Activism help persuades Deutsche Bank to promptly end the financing of tar sand and Arctic projects.

Good news for the Arctic, and the entire planet, as Deutsche Bank announced that they were ending financing fossil fuel projects at the tar sands in Alberta, and projects of fossil fuel extraction in the Arctic.

Burning the filthy dirty tar sands for energy is far worse than crude oil. The difficulty in exploiting these resources requires enormous amounts of energy so the impact on the atmosphere is large.

Due to climate change, the Arctic is now ripe for fossil fuel industries to suck dry. This action has enraged “take the oil” Trump as he lashes out in fury at multiple banks that have already refused to finance the destruction of the Arctic (see below the fold)  Deutsche Bank is the latest investment firm to do so.

Tsvetana Paraskova writes in Oil Price.

Deutsche Bank unveiled an updated Fossil Fuels Policy to set new limits on financing business activities that involve oil, gas, or coal, and pledged to end its global business activities in coal mining by 2025 at the latest “in order to help drive the transformation to a sustainable economy.”

“In its current form, the Policy sets us ambitious targets and enables us to help our long-standing clients with their own transformation. It will allow us to play our part in protecting the climate and helping the EU to achieve its goal of being climate neutral by 2050,” CEO Christian Sewing, who also chairs Deutsche Bank’s Sustainability Council, said.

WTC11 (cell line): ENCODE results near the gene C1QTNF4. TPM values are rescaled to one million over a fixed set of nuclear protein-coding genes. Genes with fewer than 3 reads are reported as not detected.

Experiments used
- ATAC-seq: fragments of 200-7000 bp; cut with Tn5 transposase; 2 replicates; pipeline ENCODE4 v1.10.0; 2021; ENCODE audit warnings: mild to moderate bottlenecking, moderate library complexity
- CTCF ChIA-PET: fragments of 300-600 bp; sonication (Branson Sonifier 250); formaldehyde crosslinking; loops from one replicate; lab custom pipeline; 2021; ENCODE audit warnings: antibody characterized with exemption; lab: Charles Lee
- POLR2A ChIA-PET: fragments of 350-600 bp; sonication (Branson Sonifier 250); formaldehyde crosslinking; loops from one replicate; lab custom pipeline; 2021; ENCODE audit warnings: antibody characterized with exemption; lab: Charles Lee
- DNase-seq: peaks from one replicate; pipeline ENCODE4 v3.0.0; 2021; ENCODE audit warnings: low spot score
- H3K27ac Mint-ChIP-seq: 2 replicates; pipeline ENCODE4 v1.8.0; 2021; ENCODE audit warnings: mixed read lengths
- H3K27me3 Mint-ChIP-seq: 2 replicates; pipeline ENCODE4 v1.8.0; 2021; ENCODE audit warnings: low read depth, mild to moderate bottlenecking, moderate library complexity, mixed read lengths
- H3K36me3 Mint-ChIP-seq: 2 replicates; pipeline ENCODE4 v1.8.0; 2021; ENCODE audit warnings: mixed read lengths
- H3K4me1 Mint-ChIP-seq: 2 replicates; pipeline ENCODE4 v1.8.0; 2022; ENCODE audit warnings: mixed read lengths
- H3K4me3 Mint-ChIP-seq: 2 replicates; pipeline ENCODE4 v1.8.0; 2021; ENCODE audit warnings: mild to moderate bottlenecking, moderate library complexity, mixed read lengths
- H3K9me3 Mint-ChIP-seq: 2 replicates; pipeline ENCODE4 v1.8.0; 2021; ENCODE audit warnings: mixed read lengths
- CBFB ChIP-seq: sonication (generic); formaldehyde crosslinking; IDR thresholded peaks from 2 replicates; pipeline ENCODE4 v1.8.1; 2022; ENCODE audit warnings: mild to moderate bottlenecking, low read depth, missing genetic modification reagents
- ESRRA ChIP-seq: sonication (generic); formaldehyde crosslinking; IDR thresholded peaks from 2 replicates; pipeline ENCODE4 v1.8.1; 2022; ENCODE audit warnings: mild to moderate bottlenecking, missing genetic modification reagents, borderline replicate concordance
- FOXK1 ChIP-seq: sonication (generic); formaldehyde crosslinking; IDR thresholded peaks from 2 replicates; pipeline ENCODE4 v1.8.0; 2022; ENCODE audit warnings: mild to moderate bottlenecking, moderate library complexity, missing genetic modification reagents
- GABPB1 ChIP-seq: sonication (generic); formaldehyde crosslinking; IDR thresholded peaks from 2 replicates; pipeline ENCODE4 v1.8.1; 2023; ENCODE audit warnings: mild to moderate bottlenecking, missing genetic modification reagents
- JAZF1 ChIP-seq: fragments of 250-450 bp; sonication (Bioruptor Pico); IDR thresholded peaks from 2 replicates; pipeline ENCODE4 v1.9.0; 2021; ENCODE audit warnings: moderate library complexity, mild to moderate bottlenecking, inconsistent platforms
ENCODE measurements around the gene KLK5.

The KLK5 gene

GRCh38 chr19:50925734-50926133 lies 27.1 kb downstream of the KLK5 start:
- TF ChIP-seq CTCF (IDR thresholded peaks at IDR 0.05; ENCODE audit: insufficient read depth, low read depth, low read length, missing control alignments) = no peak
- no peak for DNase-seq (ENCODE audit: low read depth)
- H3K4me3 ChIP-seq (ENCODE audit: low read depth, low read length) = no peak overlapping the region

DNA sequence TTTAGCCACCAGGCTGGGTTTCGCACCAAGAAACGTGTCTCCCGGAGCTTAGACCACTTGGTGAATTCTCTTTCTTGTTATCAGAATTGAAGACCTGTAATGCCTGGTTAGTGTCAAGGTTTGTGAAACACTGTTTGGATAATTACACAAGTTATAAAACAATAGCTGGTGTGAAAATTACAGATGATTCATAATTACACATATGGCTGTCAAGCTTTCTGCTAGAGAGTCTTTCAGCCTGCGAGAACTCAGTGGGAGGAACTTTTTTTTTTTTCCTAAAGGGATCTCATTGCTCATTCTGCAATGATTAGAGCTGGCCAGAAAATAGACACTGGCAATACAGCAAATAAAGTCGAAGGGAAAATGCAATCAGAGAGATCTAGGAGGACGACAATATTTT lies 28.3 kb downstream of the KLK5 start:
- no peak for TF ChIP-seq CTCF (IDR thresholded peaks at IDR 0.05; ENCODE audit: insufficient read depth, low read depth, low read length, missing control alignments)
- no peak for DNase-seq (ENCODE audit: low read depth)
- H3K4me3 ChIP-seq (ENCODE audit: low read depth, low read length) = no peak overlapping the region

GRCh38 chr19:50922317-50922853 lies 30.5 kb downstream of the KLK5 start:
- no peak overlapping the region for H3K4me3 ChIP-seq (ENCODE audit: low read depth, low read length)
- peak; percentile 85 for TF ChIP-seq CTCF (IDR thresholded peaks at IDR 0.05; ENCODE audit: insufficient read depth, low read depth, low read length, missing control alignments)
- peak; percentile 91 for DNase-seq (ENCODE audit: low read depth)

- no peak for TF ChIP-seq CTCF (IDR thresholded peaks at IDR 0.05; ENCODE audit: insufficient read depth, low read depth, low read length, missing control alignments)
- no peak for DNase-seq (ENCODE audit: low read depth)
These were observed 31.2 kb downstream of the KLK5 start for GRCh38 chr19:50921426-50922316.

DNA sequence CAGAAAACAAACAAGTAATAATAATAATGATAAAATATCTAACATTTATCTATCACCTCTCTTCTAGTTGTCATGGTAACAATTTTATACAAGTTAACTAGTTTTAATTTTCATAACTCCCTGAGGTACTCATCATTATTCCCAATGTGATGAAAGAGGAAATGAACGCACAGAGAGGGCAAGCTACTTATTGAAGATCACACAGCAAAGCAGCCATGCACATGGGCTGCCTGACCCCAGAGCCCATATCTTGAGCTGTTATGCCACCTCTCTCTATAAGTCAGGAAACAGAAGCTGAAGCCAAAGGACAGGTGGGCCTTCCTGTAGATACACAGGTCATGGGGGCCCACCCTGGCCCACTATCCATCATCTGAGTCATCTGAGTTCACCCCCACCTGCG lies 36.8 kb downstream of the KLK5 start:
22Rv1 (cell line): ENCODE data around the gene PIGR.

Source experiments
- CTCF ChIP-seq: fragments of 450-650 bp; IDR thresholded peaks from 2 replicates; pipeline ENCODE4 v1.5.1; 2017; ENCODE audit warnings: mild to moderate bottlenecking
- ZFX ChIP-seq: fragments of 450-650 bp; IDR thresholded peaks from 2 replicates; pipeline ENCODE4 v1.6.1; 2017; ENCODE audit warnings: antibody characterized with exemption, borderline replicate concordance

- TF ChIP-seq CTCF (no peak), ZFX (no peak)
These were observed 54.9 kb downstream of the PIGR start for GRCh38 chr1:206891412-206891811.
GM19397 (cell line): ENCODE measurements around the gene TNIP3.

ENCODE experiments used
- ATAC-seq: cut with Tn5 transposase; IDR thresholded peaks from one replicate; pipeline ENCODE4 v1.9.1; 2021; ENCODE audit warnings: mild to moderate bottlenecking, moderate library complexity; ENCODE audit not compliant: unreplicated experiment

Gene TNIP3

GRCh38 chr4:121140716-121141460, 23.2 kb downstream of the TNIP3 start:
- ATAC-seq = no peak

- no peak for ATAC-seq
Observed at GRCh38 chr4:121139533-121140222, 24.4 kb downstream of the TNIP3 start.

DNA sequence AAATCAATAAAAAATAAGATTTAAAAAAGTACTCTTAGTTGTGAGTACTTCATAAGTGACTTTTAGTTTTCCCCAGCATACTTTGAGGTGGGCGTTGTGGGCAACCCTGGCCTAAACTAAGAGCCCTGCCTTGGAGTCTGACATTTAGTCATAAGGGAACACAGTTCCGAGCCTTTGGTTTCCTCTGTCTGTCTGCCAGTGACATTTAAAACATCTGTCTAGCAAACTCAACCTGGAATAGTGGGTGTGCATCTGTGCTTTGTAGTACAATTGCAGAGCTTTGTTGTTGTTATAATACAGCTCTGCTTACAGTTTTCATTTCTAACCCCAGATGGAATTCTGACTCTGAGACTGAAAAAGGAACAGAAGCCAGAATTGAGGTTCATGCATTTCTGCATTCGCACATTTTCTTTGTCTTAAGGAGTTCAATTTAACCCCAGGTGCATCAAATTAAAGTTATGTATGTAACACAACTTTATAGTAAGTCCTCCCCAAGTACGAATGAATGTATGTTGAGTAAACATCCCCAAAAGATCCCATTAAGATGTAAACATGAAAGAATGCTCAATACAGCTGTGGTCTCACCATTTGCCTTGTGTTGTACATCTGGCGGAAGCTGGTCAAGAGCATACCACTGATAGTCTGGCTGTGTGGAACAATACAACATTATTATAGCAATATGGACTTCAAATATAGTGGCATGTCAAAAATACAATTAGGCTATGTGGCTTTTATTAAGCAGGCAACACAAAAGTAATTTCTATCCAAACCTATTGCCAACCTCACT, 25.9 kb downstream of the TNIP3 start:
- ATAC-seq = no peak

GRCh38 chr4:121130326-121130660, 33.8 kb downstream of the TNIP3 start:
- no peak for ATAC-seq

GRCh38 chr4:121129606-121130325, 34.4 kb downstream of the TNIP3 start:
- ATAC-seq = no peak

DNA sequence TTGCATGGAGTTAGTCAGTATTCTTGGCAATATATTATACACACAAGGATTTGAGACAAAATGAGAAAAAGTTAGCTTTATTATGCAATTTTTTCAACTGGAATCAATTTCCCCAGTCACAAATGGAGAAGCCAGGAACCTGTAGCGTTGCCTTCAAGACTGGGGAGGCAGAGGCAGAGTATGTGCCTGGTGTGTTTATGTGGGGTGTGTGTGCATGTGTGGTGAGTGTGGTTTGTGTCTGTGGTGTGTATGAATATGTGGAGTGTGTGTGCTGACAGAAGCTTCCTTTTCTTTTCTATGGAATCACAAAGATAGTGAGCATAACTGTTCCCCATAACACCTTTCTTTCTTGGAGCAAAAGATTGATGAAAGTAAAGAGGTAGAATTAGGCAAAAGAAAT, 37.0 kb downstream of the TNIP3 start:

Last year, Deutsche Bank and 129 other banks – representing a third of the world’s banks, worth a total of US$47 trillion in assets, committed to align ing their business to the Paris Climate Agreement, in the biggest pledge to climate sustainability from the banking sector yet.

Many banks, especially in Europe, have faced in recent years increased public and activist pressure to stop funding fossil fuel projects. Some of them have said they would stop providing project-specific financing for coal-fired power plants or exploration and production of oil sands and oil in the Arctic.

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The massive peak that crowns the lengthy Alaska Range (600 miles, or nearly 970 kilometers, long), “Denali,” or “High One,” was given its name by Athabascan native people. The mountain resides in the Denali National Park and Preserve (shown here). 

Not good enough. We have an uphill battle ahead.

Trump has sicced the OCC (Office of the Comptroller of the Currency) to investigate the banks’ actions.



“Oil is the most actively traded commodity in the world,” Brian Brooks, acting comptroller of the currency at the Treasury Department, wrote to Sen. Dan Sullivan (R-Alaska). “Given the industry’s importance and ubiquity in our daily lives, I am skeptical of claims that the sector poses a ‘reputational risk’ to the banks that serve it.”The Trump administration is pushing back against banks that have announced they won’t finance oil drilling operations in the Arctic National Wildlife Refuge (ANWR), arguing that banks must provide “fair access to all legal businesses.”

“Oil is the most actively traded commodity in the world,” Brian Brooks, acting comptroller of the currency at the Treasury Department, wrote to Sen. Dan Sullivan (R-Alaska). “Given the industry’s importance and ubiquity in our daily lives, I am skeptical of claims that the sector poses a ‘reputational risk’ to the banks that serve it.”

The Alaska delegation has sought the administration’s help as a growing number of banks have announced they won’t offer financing for activity in the sensitive area of north Alaska that hugs the border with Canada.

Morgan Stanley, Goldman Sachs, JPMorgan Chase and Wells Fargo have all pledged not to finance any drilling in ANWR.

The financing ban does not include current projects.